Today in 1907, a guy named Charles Oldrieve finished walking from Cincinnati to New Orleans.
That’s a good long trip no matter how you walk, but there was a catch: Oldrieve walked on water.
This is back when the sport of pedestrianism, or competitive walking, was popular.
Oldrieve did his walking on rivers and lakes, thanks to special shoes he’d designed that acted sort of like canoes.
He could plod around in the water without sinking, though apparently one time he did get lost in the fog and friends had to rescue him like 12 hours later.
Nonetheless, he became known as “The Human Water Spider” and performed all over the U.S. as well as overseas.
(He did not try to walk across the ocean to other countries.)
According to the Waterways Journal, two men in Boston wanted to see how far the Human Water Spider could go.
They bet on whether Oldrieve could walk the Ohio and MIssissippi Rivers from Cincinnati down to New Orleans.
That’s over 1,500 miles in just 40 days.
Oldrieve was up for it, and started his trip on New Year’s Day 1907, along with an entourage.
There was essentially a motorized houseboat, which is where Oldrieve slept each night.
And his wife Caroline, who performed as a “world champion oarswoman,” was on hand in a rowboat, in case Charles needed rescuing.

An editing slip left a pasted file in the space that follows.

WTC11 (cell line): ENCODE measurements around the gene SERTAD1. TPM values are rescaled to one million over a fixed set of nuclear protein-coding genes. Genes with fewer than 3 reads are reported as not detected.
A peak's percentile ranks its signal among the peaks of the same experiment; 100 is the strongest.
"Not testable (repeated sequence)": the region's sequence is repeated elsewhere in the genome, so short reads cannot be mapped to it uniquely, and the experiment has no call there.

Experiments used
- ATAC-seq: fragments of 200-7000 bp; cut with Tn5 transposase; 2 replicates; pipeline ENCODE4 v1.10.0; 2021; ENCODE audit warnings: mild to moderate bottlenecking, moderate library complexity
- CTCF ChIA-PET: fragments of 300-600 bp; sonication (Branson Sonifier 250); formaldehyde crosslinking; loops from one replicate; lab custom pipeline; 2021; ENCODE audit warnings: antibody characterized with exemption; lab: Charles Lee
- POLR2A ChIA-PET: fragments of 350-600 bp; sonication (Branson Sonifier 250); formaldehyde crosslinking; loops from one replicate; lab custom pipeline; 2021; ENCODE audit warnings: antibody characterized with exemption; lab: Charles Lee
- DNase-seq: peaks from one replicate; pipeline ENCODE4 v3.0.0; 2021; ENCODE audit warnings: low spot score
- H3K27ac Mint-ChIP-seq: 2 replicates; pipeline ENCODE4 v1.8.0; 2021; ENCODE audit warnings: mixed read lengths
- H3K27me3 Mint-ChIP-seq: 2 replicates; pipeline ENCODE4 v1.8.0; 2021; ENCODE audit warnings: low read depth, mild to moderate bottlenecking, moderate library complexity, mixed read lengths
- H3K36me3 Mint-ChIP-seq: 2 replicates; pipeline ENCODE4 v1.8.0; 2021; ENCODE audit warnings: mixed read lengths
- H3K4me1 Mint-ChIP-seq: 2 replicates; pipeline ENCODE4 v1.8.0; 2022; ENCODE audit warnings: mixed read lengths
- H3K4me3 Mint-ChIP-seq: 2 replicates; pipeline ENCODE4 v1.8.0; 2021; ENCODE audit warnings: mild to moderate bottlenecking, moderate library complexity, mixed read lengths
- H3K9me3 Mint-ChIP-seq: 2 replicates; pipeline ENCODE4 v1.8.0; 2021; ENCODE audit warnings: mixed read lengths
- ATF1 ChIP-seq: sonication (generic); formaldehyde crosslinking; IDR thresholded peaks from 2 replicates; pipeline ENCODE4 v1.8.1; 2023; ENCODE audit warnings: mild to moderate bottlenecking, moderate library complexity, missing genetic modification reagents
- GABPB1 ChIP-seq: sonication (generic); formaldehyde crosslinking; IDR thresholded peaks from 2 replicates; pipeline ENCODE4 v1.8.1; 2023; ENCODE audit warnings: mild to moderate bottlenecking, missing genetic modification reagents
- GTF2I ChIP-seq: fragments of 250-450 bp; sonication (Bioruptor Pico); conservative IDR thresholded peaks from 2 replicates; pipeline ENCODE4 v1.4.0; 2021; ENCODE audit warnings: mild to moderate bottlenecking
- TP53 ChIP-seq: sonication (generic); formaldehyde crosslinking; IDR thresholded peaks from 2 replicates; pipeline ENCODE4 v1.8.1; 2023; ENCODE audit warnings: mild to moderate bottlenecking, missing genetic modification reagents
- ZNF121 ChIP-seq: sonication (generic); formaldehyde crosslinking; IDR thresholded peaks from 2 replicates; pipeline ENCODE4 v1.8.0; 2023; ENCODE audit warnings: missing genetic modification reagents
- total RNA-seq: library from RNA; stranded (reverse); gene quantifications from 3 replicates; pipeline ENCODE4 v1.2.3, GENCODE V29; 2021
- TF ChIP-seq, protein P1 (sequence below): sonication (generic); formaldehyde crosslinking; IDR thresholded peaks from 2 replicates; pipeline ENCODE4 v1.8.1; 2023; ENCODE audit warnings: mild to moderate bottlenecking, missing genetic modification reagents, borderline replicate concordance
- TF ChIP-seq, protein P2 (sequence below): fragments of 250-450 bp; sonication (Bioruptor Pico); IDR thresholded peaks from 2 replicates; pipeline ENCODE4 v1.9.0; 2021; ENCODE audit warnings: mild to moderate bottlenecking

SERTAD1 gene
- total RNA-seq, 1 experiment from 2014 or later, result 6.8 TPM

Several times he did; just a few days into the trip Oldrieve and company went over a waterfall!
The couple got sick along the way, which slowed them down.
Fans would set out in their own boats to see Oldrieve, and if they got too close they could upset his balance.
And near the end of the trek, he was almost sucked into an eddy, before Caroline and crew pulled him to safety.
Despite all the challenges, they pressed on, and when the wind was right and the current was strong, Oldrieve could actually cover 30, 40, sometimes 50 miles in a day.
He made it to New Orleans just before the deadline, winning himself quite a bit of money.
Sadly the Oldrieves only lived a few months longer due to a series of tragedies, and their fame faded.
But you have to hand it to them: 1,500 miles of walking on water, in the early 20th century, is hard to top.
If you’re looking for an easy way to find some peace and quiet, try the website Sounds of Earth.
When you load it up you’ll see a 3D globe with play buttons all over.
Depending on where you click, you can hear outdoor sounds from around the world, from ocean waves in California, to a nature reserve in Germany, to forest rainfall in Vietnam.
He Walked On Water From Cincinnati To New Orleans (The Waterways Journal)